The OCCRP data reveals concerning results for several high-scoring European countries in the CPI, including Denmark (ranked first), the Netherlands (sixth), Norway (seventh), and Belgium (17th). None of these countries published details of contracts awarded and even withheld information on prices and the names of companies in some cases, the OCCRP found.

“Belgium, the Netherlands, and Denmark rejected reporters’ data requests outright, typically arguing that it was necessary to preserve secrecy so as to not undermine negotiations for the purchase of goods,” the OCCRP said. “In response to a freedom-of-information request, Norway provided some details on contracts, such as company names, but would not give price information.”

On the flip side, a few countries did stand out in a positive way in the OCCRP’s analysis. The most transparent country was Portugal, where roughly 15,000 contracts were obtained. “Despite its relatively small size, it was one of the few European countries to publish all its contracts online, along with an overview of its COVID-19 related purchases,” the OCCRP stated in its analysis.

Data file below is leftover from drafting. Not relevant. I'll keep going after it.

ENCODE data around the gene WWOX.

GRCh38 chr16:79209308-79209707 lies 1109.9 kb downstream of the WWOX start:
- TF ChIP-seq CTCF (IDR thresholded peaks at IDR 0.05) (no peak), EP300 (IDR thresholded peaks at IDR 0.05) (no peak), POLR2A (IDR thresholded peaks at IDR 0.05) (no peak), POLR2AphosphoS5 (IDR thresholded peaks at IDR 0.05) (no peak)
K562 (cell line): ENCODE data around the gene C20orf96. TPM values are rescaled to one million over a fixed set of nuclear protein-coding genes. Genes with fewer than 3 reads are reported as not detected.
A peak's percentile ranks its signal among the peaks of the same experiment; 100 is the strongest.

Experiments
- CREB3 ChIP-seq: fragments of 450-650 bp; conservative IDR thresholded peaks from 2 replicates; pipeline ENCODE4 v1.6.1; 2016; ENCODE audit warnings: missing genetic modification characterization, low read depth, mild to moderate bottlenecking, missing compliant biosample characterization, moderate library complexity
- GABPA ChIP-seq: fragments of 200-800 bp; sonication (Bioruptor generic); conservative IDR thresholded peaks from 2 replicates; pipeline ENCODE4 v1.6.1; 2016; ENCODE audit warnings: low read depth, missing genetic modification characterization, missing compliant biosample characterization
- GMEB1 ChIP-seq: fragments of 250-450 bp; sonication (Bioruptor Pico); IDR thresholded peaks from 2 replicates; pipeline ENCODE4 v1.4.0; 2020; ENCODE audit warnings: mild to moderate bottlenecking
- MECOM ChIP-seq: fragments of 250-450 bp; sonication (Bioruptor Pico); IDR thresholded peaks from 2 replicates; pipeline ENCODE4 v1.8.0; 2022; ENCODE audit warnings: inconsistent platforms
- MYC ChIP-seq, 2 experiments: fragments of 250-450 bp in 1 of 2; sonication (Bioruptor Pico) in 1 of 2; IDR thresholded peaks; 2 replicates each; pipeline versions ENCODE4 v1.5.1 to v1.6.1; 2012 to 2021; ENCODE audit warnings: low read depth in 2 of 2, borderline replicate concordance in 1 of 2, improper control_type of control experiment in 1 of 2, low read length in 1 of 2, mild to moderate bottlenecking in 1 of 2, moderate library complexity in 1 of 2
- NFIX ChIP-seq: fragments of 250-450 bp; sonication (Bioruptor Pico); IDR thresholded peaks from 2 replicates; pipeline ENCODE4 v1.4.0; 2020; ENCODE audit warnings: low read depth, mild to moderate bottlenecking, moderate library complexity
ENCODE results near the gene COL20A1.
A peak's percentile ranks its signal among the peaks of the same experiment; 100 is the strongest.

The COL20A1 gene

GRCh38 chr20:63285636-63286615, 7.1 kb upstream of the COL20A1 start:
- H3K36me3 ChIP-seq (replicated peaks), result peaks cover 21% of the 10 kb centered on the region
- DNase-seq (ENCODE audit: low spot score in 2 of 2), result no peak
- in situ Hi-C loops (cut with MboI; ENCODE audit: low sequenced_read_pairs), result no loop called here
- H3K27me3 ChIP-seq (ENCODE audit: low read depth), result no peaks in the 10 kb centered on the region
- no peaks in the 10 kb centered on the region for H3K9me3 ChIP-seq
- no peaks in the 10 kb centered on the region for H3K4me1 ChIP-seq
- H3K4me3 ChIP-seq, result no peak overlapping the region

Source: Transparency International

The United States ranked 25th in this year’s Corruption Perceptions Index with a score of 67—its worst since 2012. Weak oversight of COVID-19 relief was cited among reasons for the decrease in standing.

The runner-up, with 12,000 contracts, was Russia—an interesting finding considering the country scored among the poorest in the CPI, with a below-average score of 50 and rank of 129.

The OCCRP did not analyze non-European countries in relation to coronavirus relief spending, but Transparency International noted the Trump administration’s lack of transparency regarding the U.S. government stimulus package “raised serious anti-corruption concerns and marked a significant retreat from longstanding democratic norms promoting accountable government. ”

Compliance message

Chief compliance officers and chief legal officers should be aware of certain red flags that signal serious gaps in a country’s anti-corruption efforts. According to Transparency International, these include countries that lack transparency, oversight, or whose anti-corruption authorities and oversight bodies lack independence to perform their duties.

“The publication of disaggregated data on spending and distribution of resources is particularly relevant in emergency situations to ensure fair and equitable policy responses,” Transparency International said. Another red flag is governments that have “drastically relaxed procurement processes,” the organization continued, which “provide ample opportunity for corruption and the diversion of public resources.”

Enhancing due diligence in countries where these activities are occurring as the pandemic continues will put companies in a better place than those whose anti-corruption compliance programs are not as robust.